Terry Wogan - One of that list of people who were comnpletely abysmally bad at the game - stand up Elaine Stritch and Thora Hird - but were still very funny. Still the joke probably won't work again.

They had some good moments

Pam Ayres - Pam's unique style didn't provide as many giggles as usual.
Alun Cochrane - Likeable and able to improvise in a reasonably amusing way without doing anything to suggest he'll be back soon.
Shappi Khorsandi - She seems nice and can be funny, but not often enough.
Rick Wakeman - Really good at the game but not strong in the humour department.

About average

Stephen Fry - By his own high standards Stephen wasn't as funny as he has been on some of his other appearances. But still very good.
Tony Hawks - One of those long-serving players who is a reliable contributor but I feel he isn't as consistently good as he was a few years ago.
Phill Jupitus - A very funny man, he needs to appear more often to hone his JAM skills.
Russell Kane - Funny in his first appearance which he won. A possible future star or a one-off fluke? We will see, I hope.
Liza Tarbuck - Two of the best shows she has had though still not one of the funnier performers.

Let's hear more of them

Gyles Brandreth - Arguably the second banana on the show now to Paul, Gyles has clearly sharpened his style and is now original and competitive and very funny. I should have had him in my top group.
Marcus Brigstocke - Only two shows but was as funny as ever, we need to hear him more often.
Jenny Eclair - Very amusing and a great contributor, one of the best ever.
Ross Noble - Only did two shows and was warm and witty, but perhaps not at his brilliant best.
Sue Perkins - Quickly becoming one of those reliable people who we all enjoy seeing on the panel list.

Stars of the year

5th best - Graham Norton - Close to his hillarious loquacious best.

4th best - Josie Lawrence - She gets better every time she is on and I think is a real star of the very near future.

Bronze medal - Julian Clary - Just fits in like a glove these days, always funny and great with the banter, and he knows how to play the game too.

Silver medal - Sheila Hancock - After 44 years on the show, Sheila may just about have been at her all-time best this year. Very funny and full of authority.

Champion of the year - Paul Merton - Still a champ and still the best player in just about every show.

For those interested, here are my previous rankings...

2010 - click here for full commentary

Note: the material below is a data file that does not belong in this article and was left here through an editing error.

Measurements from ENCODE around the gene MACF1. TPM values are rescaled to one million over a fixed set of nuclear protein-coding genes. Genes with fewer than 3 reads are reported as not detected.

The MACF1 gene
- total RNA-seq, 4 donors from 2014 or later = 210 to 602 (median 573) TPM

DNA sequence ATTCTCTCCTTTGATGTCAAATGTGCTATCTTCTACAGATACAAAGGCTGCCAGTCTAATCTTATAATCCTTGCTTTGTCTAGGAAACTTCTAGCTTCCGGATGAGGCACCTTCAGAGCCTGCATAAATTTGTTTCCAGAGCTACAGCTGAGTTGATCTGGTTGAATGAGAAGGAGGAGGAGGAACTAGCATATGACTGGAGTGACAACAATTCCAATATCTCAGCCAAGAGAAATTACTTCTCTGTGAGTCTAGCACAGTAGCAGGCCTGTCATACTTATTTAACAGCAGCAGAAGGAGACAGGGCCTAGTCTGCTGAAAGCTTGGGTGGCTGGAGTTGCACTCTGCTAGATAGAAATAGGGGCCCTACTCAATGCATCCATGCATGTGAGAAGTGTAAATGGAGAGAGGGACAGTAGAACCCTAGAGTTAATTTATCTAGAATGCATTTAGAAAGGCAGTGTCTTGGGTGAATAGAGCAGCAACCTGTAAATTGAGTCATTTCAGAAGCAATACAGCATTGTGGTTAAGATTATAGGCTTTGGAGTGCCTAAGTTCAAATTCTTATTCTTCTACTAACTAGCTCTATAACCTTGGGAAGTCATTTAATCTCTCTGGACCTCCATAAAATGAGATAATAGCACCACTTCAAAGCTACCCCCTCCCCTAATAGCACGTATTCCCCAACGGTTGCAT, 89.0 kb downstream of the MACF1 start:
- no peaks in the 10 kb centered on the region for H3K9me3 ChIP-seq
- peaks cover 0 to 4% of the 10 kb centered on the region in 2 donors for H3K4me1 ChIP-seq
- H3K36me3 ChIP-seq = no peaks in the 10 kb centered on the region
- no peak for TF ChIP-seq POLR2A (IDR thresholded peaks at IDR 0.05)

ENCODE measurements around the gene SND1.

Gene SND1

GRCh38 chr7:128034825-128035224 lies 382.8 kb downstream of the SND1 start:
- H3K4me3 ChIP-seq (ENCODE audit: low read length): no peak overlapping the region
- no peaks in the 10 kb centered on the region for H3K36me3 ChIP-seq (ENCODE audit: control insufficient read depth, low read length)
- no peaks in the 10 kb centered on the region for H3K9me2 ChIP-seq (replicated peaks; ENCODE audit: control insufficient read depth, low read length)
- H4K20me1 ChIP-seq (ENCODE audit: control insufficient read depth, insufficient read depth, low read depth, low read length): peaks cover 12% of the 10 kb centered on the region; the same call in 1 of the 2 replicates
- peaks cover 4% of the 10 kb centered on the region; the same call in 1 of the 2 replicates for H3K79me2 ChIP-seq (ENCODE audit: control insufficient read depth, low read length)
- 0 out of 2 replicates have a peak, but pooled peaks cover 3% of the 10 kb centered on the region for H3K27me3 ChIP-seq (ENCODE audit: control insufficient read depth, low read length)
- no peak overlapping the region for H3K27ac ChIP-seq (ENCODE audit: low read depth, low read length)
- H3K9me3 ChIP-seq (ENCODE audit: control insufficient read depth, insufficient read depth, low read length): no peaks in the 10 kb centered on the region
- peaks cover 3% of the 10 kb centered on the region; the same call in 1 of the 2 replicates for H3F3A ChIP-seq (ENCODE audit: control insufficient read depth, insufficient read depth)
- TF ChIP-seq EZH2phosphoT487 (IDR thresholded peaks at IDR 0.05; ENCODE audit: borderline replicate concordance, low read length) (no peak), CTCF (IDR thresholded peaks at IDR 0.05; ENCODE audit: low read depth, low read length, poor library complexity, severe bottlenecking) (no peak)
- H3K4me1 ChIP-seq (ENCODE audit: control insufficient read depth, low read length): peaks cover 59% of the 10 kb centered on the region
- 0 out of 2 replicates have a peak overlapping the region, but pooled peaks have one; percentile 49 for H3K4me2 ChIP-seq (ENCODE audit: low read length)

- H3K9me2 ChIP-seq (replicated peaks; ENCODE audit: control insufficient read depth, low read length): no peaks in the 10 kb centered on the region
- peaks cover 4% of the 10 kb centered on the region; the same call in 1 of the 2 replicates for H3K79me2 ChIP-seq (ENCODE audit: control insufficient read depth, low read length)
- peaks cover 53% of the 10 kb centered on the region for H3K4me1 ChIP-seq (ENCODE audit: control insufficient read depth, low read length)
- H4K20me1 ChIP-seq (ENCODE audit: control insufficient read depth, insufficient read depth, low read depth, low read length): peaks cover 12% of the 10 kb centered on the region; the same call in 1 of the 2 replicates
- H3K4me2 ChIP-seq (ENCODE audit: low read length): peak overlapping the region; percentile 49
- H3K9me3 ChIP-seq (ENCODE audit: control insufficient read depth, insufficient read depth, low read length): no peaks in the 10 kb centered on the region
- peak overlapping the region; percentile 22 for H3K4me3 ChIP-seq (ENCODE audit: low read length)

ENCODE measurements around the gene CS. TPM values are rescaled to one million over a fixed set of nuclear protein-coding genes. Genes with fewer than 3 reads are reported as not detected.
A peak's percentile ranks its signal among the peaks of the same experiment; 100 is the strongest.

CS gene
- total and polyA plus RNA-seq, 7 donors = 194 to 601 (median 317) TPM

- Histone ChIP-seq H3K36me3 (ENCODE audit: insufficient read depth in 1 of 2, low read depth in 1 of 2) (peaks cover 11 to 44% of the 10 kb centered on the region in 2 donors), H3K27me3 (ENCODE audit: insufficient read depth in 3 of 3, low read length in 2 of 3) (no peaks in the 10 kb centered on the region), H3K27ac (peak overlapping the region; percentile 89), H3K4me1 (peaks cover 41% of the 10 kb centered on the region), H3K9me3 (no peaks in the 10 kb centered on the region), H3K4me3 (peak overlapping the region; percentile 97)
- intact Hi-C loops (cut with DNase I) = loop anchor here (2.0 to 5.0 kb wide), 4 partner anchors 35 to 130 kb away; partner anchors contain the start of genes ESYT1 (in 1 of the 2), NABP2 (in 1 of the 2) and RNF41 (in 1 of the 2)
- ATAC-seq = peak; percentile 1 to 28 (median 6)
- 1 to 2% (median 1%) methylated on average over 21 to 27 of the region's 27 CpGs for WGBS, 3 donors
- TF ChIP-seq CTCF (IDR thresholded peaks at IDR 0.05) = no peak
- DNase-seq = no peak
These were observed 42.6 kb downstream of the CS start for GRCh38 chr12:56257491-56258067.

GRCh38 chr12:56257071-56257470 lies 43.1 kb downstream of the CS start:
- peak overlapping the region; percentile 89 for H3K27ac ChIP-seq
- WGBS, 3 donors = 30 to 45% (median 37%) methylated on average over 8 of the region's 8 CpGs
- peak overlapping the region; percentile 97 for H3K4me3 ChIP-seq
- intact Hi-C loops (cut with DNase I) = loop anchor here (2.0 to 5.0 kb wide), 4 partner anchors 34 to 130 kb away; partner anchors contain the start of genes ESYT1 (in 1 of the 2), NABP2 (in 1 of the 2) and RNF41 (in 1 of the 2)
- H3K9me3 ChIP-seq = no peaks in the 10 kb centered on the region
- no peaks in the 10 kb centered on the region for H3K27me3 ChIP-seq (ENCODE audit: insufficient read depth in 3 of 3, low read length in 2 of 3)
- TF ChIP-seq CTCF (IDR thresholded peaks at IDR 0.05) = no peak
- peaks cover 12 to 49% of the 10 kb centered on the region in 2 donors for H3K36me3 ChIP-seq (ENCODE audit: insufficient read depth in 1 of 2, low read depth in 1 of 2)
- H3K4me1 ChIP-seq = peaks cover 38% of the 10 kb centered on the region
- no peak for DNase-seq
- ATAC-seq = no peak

They won't be back next year: Kevin Eldon, Dave Gorman, Fred MacAula, Liza Tarbuck, John Sergeant.
They had some good moments: Stephen K. Amos, Alun Cochrane, Shappi Khorsandi, Ian McMillan, David Mitchell.
About average: Pam Ayres, John Bishop, Charles Collingwood, Kit Hesketh-Harvey, Justin Moorhouse, Chris Neill.
Let's hear more of them: Sheila Hancock, Tony Hawks, Josie Lawrence, Graham Norton, Sue Perkins.
5th best - Julian Clary.
4th best - Jenny Eclair.
Bronze medal - Gyles Brandreth.
Silver medal - Ross Noble.
Champion of the year - Paul Merton.

2009 - click for full commentary here.

They won't be back next year - Jack Dee, Janey Godley, Josie Long, Pauline McLynn, Mike McShane, Paul Sinha.
They had some good moments - Richard Herring, Josie Lawrence, Helen Lederer, Tim Rice, Liza Tarbuck, Suki Webster.
About average - Pam Ayres, Charles Collingwood, Sheila Hancock, Tony Hawks, Shappi Khorsandi, Chris Neill.
Let's hear more of them - Julian Clary, Jenny Eclair, Stephen Fry, Kit Hesketh-Harvey, David Mitchell, Justin Moorhouse.
5th best - Graham Norton.
4th best - Gyles Brandreth.
Bronze medal - Sue Perkins.
Silver medal - Paul Merton.
Champion of the year - Clement Freud.

2008 - click here for full commentary.

They won't be back next year - Lynn Ferguson, Janey Godley, Shappi Khorsandi, Josie Lawrence, Liza Tarbuck.
They had some good moments - Chris Addison, Rhod Gilbert, Robin Ince, Ian McMillan,
Mike McShane, Owen O'Neill.
About average - Jack Dee, Dave Gorman, Kit Hesketh-Harvey, Phill Jupitus, Fred MacAulay, Chris Neill.
Let's hear more of them - Gyles Brandreth, Marcus Brigstocke, Jenny Eclair, Clement Freud, Tony Hawks.
5th best - Ross Noble.
4th best - Julian Clary.
Bronze medal - Graham Norton.
Silver medal - Sue Perkins.
Champion of the year - Paul Merton.

2007 - click here for full commentary.

They won't be back next year - Jo Caulfield, Alun Cochrane, Maria McErlane, Pauline McLynn, Greg Proops.